Police and Fire Officials Blast Pension Bills

By: John Kennedy, The News Service of Florida
By: John Kennedy, The News Service of Florida


Police and fire union representatives filled a Senate workshop Friday to criticize a pair of bills dramatically overhauling public pensions in Florida, a key cost-saving plan pushed by Gov. Rick Scott and top lawmakers.

A couple dozen speakers generally blasted the legislation by Sen. Jeremy Ring, D-Margate, whose Governmental Oversight and Accountability Committee rolled out the legislation (SB 1128, 1130) earlier this week.

Friday’s four-hour hearing was designed to gauge opinion of the measures. It was clearly divided, with union officials blasting the proposals and city commission representatives mostly endorsing Ring’s approach.

“I don’t think anyone can say we’re rushing this process through,” Ring said. “This is a critical issue.”

Under the legislation, new employees in both the Florida Retirement System and local pension plans would be required to join 401(k)-style investment plans, with the legislation clearly aimed at phasing-out traditional pension plans.

Base salary – no overtime or other compensation – would be used to determine an employee’s pension benefits under both city and state plans. The legislation affecting the FRS (SB 1130) also would require a still-to-be determined contribution from the plan’s 655,000 government employees, ending full state payments which have endured since 1974.

Ring acknowledged that not having a contribution level set, “creates a lot of angst.” But he said the contribution rate will be determined later – when the state budget is compiled and lawmakers look to close a more than $3.6 billion budget hole.

Scott has proposed a 5-percent employee contribution, which would save $1.3 billion.

But Steve Clelland, representing the Orlando Professional Firefighters union, told the Senate panel that lawmakers should not be revamping the standards for pension agreements negotiated with local governments.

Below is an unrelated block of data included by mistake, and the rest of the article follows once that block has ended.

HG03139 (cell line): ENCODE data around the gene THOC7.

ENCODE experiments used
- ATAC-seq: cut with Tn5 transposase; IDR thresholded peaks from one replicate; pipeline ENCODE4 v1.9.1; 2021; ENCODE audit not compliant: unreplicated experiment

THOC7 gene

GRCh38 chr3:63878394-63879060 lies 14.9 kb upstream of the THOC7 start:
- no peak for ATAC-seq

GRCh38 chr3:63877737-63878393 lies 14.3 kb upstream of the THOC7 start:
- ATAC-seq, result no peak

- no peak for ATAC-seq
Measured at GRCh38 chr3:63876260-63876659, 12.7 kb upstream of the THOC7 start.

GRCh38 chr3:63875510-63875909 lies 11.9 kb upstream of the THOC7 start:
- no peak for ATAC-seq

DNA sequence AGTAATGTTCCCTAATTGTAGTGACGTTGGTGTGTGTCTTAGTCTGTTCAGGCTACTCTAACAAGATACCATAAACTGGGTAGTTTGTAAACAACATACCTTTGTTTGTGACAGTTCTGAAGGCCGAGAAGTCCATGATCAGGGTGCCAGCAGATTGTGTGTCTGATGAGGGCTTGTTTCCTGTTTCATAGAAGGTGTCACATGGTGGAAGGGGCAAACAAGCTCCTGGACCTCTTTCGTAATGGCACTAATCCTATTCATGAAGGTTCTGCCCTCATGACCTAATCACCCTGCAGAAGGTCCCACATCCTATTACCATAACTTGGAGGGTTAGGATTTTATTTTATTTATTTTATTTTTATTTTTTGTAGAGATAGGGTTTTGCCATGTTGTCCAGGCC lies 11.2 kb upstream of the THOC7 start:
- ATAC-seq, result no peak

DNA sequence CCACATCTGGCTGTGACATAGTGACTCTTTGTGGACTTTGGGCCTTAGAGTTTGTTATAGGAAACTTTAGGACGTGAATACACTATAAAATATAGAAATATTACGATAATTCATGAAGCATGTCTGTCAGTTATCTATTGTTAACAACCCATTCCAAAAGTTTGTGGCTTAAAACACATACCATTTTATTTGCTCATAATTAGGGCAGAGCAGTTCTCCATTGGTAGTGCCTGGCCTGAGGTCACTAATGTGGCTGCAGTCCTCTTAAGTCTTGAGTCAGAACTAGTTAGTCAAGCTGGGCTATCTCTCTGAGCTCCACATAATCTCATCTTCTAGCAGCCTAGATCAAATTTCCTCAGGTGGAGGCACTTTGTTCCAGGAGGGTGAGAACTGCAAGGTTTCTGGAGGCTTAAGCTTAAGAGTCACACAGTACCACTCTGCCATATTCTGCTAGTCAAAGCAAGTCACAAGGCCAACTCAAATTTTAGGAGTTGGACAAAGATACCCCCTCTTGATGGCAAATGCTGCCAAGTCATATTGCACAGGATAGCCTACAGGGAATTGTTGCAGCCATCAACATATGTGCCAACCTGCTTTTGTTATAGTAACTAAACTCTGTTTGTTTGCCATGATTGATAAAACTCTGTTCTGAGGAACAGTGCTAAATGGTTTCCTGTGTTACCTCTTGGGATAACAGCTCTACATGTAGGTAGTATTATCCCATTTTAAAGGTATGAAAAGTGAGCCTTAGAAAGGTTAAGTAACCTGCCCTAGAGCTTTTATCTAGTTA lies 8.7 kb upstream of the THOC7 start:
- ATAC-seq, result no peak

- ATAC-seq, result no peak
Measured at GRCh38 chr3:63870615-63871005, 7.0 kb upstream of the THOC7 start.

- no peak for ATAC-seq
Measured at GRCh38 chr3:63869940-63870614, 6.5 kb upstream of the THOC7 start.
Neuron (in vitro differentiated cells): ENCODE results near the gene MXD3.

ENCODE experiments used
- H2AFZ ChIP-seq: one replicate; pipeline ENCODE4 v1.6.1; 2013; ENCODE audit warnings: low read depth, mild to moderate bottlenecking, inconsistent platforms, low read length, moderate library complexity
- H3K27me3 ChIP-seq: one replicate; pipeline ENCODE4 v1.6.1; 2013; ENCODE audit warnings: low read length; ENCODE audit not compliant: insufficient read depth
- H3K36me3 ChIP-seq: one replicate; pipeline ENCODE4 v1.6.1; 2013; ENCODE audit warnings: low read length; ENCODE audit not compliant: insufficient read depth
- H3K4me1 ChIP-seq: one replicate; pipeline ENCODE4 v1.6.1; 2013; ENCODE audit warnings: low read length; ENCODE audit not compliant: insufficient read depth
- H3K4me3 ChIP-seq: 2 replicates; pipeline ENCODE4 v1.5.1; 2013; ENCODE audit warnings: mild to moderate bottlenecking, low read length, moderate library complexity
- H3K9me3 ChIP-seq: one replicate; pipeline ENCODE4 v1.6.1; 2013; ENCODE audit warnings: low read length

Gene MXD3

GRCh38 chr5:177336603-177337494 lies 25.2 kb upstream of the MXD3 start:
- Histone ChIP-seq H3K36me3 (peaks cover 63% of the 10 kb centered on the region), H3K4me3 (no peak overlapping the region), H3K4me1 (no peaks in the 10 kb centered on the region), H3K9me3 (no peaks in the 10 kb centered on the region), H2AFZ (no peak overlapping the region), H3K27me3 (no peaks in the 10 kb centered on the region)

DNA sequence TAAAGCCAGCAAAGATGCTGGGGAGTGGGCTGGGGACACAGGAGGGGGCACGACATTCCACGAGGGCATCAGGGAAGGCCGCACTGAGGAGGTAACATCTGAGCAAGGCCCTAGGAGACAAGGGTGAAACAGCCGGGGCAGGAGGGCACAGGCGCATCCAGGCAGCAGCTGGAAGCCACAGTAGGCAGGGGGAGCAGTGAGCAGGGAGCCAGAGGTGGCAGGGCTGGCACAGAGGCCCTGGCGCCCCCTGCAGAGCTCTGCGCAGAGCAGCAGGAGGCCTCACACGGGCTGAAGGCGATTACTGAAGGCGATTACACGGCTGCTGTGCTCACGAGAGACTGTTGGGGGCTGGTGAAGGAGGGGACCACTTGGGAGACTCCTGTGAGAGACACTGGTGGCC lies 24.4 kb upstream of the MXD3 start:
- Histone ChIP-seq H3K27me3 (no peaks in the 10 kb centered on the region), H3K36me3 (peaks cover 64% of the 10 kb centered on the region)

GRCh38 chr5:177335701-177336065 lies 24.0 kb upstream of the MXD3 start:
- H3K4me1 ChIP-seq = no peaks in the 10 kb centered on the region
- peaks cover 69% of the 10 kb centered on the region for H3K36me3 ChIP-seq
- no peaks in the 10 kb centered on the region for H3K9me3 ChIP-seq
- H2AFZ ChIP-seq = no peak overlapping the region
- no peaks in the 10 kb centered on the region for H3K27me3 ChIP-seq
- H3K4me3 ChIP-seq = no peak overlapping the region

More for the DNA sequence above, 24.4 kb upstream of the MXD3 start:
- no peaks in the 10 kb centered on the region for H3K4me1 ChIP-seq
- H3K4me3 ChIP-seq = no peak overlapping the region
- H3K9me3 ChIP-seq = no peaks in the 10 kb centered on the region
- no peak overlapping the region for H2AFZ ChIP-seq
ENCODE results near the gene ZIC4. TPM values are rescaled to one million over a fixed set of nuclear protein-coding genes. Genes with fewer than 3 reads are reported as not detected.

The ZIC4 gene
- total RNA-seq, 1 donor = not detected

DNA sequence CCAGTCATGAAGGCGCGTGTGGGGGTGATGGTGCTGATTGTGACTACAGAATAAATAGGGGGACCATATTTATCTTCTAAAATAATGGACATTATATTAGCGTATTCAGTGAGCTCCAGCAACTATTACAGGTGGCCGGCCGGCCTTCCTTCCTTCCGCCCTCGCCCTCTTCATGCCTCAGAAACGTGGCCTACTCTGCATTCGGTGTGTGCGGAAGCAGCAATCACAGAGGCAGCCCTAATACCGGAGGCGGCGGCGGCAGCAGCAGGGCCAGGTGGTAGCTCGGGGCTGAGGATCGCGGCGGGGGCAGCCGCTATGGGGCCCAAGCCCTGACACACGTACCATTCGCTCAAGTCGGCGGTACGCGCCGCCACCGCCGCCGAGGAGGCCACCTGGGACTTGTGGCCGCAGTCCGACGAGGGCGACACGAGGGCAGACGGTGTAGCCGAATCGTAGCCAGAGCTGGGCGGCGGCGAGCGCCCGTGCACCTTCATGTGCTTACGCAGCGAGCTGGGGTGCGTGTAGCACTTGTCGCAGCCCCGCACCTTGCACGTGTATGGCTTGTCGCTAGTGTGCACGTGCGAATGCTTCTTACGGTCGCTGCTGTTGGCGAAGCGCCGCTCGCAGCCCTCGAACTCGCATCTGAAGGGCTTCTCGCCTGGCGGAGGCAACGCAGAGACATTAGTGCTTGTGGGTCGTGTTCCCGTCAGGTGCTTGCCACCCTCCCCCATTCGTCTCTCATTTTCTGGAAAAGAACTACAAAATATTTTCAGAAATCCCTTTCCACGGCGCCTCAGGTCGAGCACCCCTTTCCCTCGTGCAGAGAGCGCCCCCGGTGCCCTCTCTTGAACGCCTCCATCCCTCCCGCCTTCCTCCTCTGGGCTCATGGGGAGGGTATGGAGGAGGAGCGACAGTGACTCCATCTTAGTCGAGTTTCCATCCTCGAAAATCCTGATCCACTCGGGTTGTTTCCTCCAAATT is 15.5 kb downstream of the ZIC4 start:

“These are local plans,” Clelland said. “But if you do this, city officials will stand back and say `we didn’t do that – they did, the Legislature.’ But if collective bargaining still exists in Florida, I’m not sure you can even do that.”

Most of the union representatives urged lawmakers to leave local pensions alone, although Ring said financial obligations faced by cities was reaching a crisis.

“Every city is not in crisis,” said Jim Tolley, lobbyist for the Florida Professional Firefighters Association. “Some are in good shape.”

Kissimmee Mayor Jim Swan told the committee cities generally support help with easing pension benefits, but want to assure, “flexibility is given for us to negotiate pension benefits.”

The legislation eases requirements on municipalities that dollars accumulated under the insurance premium tax be used solely to cover enhanced pension benefits, a provision sought by the Florida League of Cities. Instead, the bill (SB 1128) lets cities deploy this money to ease liabilities in current pension plans.

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